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Scott Crow’s Black Flags and Windmills: Hope, Anarchy, and the Common Ground Collective

Book Review

Before reading this book I could not appreciate the scope of the natural disaster which was Hurricane Katrina. Although I was paying attention, the sketchy reports on the evening news and rumors and gossip did not do justice to what really happened in September 2005 in New Orleans. The last weekend of October this year Olympia played host to Scott Crow as he continues to travel about the US introducing his new book: Black Flags and Windmills. (Special thanks to BRICK of Sound Puget Sound Community College (SPSCC) and Free Radio Olympia for arranging Scott’s visit.) Scott made three presentations of this terrific story especially focusing on the community organizing aspect of his work. I caught up with Scott at the Free Radio Olympia waffle breakfast fundraiser and was fortunate enough to have an extended conversation with Scott.

Scott described to me his hectic speaking tour. He said he really enjoys visiting Olympia again especially his friends at Free Radio Olympia. Also he informed me that he has plans to write several more books. He has great hopes that worker co-ops can greatly improve the lives of people right now.

On Thursday, October 25, Scott spoke at SPSCC, October 26 at Last Word Books, and October 29 at The Evergreen State College. Black Flags and Windmills is the story of events and people who made a real difference for the survivors of the hurricane and subsequent human rights catastrophe. And just to punctuate the events, Hurricane Sandy devastated the East Coast while Scott was in town telling of his experience!

At first glance the story seems outlandish, but do not judge to soon. During the years 2000 through 2010 when I became an activist living in Dallas Texas, my wife Stephanie and I participated in many of the same actions with Scott and learned to admire his deliberate style. These times were especially vital to my growth and the experiences taught me that we can take action when action is called for.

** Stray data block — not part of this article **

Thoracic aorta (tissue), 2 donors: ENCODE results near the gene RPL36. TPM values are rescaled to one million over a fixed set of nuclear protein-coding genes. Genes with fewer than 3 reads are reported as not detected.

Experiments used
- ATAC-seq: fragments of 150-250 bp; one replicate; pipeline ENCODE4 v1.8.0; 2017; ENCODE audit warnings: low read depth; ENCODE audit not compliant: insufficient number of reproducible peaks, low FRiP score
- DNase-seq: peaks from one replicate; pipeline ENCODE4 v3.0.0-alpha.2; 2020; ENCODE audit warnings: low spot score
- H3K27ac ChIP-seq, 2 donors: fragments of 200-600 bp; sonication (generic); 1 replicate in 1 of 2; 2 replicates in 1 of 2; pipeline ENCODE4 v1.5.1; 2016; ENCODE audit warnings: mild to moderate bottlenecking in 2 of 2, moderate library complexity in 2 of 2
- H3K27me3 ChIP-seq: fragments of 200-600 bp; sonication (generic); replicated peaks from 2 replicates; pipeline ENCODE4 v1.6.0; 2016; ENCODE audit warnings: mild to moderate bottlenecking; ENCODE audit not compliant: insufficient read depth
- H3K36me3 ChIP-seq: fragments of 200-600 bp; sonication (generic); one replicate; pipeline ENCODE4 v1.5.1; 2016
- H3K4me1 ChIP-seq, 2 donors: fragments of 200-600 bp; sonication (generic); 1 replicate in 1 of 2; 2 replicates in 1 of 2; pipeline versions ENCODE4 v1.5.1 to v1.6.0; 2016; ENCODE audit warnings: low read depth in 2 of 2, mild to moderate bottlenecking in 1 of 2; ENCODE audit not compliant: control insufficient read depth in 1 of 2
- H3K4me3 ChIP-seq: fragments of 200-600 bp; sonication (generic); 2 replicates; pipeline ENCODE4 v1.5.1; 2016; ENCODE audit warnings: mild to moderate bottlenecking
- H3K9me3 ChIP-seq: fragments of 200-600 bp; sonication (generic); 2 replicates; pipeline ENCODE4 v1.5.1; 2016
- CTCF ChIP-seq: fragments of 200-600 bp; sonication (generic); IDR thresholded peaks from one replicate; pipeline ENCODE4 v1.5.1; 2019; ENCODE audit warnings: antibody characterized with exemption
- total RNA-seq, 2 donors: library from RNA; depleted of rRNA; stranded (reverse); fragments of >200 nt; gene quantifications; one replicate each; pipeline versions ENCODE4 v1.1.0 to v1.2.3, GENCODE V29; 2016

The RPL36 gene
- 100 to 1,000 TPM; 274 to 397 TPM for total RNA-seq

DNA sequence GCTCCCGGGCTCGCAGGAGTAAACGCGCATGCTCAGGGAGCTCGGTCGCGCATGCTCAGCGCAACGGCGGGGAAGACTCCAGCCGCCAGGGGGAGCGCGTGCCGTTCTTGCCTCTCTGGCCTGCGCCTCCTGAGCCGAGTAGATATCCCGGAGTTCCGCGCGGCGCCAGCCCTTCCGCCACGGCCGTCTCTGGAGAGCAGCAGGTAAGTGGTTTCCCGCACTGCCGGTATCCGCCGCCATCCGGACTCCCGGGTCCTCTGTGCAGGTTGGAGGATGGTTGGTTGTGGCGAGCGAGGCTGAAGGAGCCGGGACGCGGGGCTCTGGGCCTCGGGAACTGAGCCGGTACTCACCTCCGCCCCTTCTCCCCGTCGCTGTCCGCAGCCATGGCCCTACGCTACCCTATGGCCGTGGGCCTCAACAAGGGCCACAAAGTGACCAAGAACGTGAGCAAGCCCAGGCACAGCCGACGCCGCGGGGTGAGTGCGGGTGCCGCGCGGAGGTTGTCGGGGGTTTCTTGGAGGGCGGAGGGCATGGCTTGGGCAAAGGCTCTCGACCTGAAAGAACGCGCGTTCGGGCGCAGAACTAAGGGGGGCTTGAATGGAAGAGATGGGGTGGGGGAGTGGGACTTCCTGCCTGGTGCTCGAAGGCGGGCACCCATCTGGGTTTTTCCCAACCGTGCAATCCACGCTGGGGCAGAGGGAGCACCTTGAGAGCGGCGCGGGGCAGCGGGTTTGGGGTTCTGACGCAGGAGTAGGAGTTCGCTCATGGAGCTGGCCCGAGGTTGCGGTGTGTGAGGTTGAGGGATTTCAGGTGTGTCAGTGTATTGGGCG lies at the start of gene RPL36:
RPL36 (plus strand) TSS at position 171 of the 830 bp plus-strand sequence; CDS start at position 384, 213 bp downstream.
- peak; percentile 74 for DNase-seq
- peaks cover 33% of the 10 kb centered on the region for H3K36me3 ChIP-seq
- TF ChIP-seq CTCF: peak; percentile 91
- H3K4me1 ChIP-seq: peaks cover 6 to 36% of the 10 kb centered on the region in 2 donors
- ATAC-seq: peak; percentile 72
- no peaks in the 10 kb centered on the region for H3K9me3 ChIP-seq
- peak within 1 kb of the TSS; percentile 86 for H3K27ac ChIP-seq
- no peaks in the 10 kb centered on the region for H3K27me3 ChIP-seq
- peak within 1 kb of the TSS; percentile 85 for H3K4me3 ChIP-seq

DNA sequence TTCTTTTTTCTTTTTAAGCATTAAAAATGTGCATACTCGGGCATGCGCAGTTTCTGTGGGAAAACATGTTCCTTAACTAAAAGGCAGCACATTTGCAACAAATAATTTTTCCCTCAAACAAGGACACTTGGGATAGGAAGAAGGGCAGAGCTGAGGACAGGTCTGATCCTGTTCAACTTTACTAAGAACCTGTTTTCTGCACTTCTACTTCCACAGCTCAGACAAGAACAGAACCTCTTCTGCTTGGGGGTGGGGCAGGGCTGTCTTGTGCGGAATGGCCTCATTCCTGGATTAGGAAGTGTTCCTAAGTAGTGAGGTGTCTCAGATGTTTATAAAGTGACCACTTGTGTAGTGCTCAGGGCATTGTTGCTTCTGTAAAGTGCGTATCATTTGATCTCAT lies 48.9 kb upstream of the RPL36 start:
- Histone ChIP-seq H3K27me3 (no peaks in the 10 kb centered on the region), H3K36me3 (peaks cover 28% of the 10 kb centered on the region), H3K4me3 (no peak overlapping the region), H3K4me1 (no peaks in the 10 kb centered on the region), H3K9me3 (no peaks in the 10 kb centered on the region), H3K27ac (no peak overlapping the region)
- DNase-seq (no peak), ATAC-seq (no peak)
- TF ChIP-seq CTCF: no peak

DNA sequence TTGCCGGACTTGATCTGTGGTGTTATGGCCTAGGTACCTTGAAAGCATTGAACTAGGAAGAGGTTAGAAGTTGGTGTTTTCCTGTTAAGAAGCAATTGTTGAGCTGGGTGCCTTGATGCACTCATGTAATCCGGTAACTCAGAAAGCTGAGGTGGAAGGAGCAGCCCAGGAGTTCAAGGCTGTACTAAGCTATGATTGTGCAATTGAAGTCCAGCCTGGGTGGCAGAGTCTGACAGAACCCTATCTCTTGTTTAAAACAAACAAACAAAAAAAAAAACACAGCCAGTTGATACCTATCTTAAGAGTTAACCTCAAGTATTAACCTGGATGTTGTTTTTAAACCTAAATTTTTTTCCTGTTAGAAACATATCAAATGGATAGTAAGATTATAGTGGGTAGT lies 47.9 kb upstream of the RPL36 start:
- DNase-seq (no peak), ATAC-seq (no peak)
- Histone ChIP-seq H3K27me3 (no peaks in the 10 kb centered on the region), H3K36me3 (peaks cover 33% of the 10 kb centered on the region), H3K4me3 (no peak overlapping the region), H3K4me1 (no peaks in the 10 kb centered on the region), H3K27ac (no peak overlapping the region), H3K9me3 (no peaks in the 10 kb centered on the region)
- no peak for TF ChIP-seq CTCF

Scott describes in these pages how he came to be involved in New Orleans in the aftermath of Hurricane Karina. His role as cofounder of the Common Ground Collective changed the way events would unfold because as he writes, “ordinary people compelled to act for justice in an extraordinary situation.” While there Scott was required to stand up to the authorities and the vigilantes while both rained down terror on local minority communities. Then he and other volunteers went door-to-door delivering services such as first aid and food to devastated residents. But most importantly, the “solidarity not charity” of the Common Ground Collective enabled residents to join together in rebuilding their own community. These ordinary people whose love and dedication to their community acted to salvage that community while within the bounds of the disaster. These actors and their individual actions are well told; from daring standoffs to long term planning, to simply “taking out the garbage” Scott has illuminated these untold events.

While the authorities and Red Cross stood by and blocked entry to aid volunteers Scott crossed into New Orleans. Because of his example and the obvious need, tens of thousands of volunteers came to Common Ground to learn how people make a difference.

In September 2005 I was active in Veterans for Peace at Camp Casey. I remember loading trucks with relief supplies for Common Ground, which Camp Casey had in abundance. I was also close to Scott’s mentor Gene from whom I learned how all these events are tied together. Because of Scotts close lifelong involvement with ex-Black Panthers and his willingness to do what was right these events transpired. I knew Scott from attending UPROAR actions and Radical Enquantro training camps. The first hand record finally discloses how the Common Ground developed from desperate need to eventually become a legal nonprofit. Beginning as the “largest functioning organization based on anarchist ideals in the US since the Industrial Workers of the World,” (pg. 159). The guidelines of respect as an example, the attempt at horizontal power structure, all these events made history.

Let us hope disaster never strikes our community this way. Where tragedy does occur we should be prepared to respond in creative ways. Black Flags and Windmills tells how one group responded, and how we can learn from history.

Russ Frizzell lives in Olympia and is studying science education at The Evergreen State College. He and his wife Stephanie are active on human rights and animal rights, and their son Jules attends Rising Tide School.

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